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Do you have a fear of flying? Do you know people who share that fear? You’re not alone. According to FlyFright.com, approximately 1 in 3 Americans fear traveling by airplane. But is that fear backed up by data? Research says no. In fact, air travel is the safest mode of transportation when compared to the number of fatal accidents attributed to automobiles, boats, and trains.

On an average day, 3,287 people across the world perish in car crashes. Over the course of a year that number jumps to 1.3 million, not including the 20-50 million who are injured or disabled in a crash. But few people fear climbing behind the wheel of a car or finding a seat on a bus. Many psychologists call this phenomenon a “fear of the rare.”

Aviophobia, the fear of flying, is exacerbated by news coverage of fatal flights, whereas car accidents rarely receive the attention of national news networks. However, such coverage can be attributed to the rarity of aviation-related fatalities. According to aviation consultants Top70, per every 16 million commercial flights, there is only one fatal accident. So, when that 1 in 16 million occurs, it becomes incredibly newsworthy.

Furthermore, the fear of flying might be attributed to the lack of control one feels when they buckle up for a flight. Even though cars are, by far, the most dangerous means of travel, drivers possess the feeling of control and culpability. When someone is driving a car, they understand that speeding enhances their risk of getting into an accident. They acknowledge that risk and decide how to proceed.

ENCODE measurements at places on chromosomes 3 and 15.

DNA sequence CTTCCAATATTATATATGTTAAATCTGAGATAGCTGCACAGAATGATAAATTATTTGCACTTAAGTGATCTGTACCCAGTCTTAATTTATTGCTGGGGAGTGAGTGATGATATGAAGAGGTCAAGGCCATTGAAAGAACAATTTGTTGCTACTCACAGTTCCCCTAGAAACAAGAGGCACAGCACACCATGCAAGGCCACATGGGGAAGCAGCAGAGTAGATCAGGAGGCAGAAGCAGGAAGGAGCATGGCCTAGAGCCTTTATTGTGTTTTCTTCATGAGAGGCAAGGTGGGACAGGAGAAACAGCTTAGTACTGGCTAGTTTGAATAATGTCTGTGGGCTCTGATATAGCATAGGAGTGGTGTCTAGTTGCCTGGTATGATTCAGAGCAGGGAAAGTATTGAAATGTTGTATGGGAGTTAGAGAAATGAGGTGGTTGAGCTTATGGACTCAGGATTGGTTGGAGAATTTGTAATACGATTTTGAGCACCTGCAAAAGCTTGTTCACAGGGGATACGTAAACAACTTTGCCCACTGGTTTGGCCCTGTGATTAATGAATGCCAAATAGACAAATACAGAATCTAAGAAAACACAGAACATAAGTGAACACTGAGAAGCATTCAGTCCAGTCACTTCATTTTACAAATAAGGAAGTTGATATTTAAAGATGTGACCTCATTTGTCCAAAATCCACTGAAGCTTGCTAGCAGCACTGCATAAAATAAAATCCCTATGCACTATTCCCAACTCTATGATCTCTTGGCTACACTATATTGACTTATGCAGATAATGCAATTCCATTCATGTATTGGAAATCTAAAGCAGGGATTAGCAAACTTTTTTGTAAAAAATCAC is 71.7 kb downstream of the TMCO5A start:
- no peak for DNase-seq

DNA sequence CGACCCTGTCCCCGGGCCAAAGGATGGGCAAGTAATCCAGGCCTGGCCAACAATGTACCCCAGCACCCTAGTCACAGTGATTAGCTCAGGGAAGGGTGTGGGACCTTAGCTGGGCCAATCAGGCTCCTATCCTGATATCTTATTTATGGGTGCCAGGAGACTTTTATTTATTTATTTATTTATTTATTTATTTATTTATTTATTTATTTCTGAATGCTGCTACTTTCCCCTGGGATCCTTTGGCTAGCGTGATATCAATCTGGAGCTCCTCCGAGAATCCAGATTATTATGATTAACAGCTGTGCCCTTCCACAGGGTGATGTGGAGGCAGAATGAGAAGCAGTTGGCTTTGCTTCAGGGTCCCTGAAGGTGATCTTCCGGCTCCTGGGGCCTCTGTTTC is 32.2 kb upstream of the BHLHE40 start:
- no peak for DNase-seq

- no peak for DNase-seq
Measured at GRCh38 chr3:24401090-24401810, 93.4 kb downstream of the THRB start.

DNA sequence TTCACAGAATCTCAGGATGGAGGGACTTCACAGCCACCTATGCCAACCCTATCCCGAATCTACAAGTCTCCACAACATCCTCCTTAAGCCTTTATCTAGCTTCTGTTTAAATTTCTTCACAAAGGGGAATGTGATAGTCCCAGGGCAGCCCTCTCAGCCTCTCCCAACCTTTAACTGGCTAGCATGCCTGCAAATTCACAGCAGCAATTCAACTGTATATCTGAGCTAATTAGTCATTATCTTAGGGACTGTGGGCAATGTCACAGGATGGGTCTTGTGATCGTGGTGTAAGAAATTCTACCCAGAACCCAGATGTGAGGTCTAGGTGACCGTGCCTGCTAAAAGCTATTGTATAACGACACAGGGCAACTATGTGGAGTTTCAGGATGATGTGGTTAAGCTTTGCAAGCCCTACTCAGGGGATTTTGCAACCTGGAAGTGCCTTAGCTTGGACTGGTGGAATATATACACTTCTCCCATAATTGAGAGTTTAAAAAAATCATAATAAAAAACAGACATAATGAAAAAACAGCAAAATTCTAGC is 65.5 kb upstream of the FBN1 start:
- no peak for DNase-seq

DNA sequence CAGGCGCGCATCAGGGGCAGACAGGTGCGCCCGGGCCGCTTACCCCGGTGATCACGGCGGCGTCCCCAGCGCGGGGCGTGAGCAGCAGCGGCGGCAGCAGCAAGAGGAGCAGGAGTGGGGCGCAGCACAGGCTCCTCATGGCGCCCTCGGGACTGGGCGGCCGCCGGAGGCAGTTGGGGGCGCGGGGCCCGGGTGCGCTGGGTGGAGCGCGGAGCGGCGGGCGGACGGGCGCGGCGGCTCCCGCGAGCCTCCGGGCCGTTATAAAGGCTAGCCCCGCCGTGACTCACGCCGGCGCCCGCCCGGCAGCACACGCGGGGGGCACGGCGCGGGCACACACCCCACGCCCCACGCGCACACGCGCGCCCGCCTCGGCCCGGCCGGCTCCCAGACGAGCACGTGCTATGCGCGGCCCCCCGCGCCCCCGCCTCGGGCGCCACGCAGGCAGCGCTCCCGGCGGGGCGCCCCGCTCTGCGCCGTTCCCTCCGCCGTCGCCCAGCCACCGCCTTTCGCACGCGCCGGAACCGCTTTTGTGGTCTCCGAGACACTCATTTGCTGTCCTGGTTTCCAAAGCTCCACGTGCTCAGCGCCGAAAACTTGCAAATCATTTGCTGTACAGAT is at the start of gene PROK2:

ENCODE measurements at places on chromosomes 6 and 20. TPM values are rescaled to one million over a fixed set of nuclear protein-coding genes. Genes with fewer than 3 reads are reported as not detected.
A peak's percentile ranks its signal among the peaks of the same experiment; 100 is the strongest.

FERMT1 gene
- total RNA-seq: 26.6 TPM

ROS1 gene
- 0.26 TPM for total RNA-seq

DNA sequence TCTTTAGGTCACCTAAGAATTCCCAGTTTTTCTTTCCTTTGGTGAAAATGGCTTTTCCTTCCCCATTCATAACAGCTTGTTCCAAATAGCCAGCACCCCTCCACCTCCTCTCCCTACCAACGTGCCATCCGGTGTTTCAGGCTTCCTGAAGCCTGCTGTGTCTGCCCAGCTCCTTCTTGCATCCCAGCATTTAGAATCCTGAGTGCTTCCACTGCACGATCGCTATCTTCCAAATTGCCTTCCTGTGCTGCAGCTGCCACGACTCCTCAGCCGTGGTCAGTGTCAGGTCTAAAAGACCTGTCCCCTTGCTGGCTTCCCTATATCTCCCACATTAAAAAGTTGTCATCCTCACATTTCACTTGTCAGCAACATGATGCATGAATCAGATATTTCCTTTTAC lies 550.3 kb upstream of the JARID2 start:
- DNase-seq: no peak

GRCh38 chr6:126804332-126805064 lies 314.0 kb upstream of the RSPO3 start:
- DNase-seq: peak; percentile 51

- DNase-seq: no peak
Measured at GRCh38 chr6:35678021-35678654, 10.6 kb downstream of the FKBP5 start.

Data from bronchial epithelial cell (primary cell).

They feel that by making such decisions (to speed or not to speed) they are in control of their safety. However, when flying, passengers are forced to relinquish control to the pilot. They are unlikely to know the pilot’s flight and safety records, nor do they know their years of experience. Passengers of a flight are asked to give up control and instill blind trust in their pilot, which adds to the fear they might already possess.

It’s understandable why people fear flying, for the same reason it’s understandable that people fear heights. Being miles above the face of the earth can feel unnatural and unsettling. But for years now, scientists and researchers all over the world have concluded that the data proves your safety is most assured with air travel.